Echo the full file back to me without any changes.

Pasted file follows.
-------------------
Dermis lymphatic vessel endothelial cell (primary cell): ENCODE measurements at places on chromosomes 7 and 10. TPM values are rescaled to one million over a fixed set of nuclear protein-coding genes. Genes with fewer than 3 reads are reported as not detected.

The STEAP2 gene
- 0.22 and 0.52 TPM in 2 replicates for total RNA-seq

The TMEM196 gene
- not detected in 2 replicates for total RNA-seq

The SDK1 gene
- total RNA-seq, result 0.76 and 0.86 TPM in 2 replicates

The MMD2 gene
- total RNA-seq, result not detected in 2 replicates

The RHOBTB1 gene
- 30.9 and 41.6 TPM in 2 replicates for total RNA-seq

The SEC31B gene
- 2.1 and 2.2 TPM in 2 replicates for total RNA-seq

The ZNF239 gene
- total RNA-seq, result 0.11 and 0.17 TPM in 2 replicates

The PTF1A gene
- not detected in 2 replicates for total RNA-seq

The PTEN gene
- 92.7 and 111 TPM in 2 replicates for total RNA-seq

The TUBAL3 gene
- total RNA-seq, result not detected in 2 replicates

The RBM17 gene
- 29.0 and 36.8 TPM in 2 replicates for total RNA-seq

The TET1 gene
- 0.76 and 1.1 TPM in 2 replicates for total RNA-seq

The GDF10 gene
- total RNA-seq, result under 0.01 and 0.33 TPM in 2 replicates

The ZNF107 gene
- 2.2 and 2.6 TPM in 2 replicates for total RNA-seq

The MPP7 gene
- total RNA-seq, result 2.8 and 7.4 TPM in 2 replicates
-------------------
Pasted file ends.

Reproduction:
Dermis lymphatic vessel endothelial cell (primary cell): ENCODE measurements at places on chromosomes 7 and 10. TPM values are rescaled to one million over a fixed set of nuclear protein-coding genes. Genes with fewer than 3 reads are reported as not detected.

The STEAP2 gene
- 0.22 and 0.52 TPM in 2 replicates for total RNA-seq

The TMEM196 gene
- not detected in 2 replicates for total RNA-seq

The SDK1 gene
- total RNA-seq, result 0.76 and 0.86 TPM in 2 replicates

The MMD2 gene
- total RNA-seq, result not detected in 2 replicates

The RHOBTB1 gene
- 30.9 and 41.6 TPM in 2 replicates for total RNA-seq

The SEC31B gene
- 2.1 and 2.2 TPM in 2 replicates for total RNA-seq

The ZNF239 gene
- total RNA-seq, result 0.11 and 0.17 TPM in 2 replicates

The PTF1A gene
- not detected in 2 replicates for total RNA-seq

The PTEN gene
- 92.7 and 111 TPM in 2 replicates for total RNA-seq

The TUBAL3 gene
- total RNA-seq, result not detected in 2 replicates

The RBM17 gene
- 29.0 and 36.8 TPM in 2 replicates for total RNA-seq

The TET1 gene
- 0.76 and 1.1 TPM in 2 replicates for total RNA-seq

The GDF10 gene
- total RNA-seq, result under 0.01 and 0.33 TPM in 2 replicates

The ZNF107 gene
- 2.2 and 2.6 TPM in 2 replicates for total RNA-seq

The MPP7 gene
- total RNA-seq, result 2.8 and 7.4 TPM in 2 replicates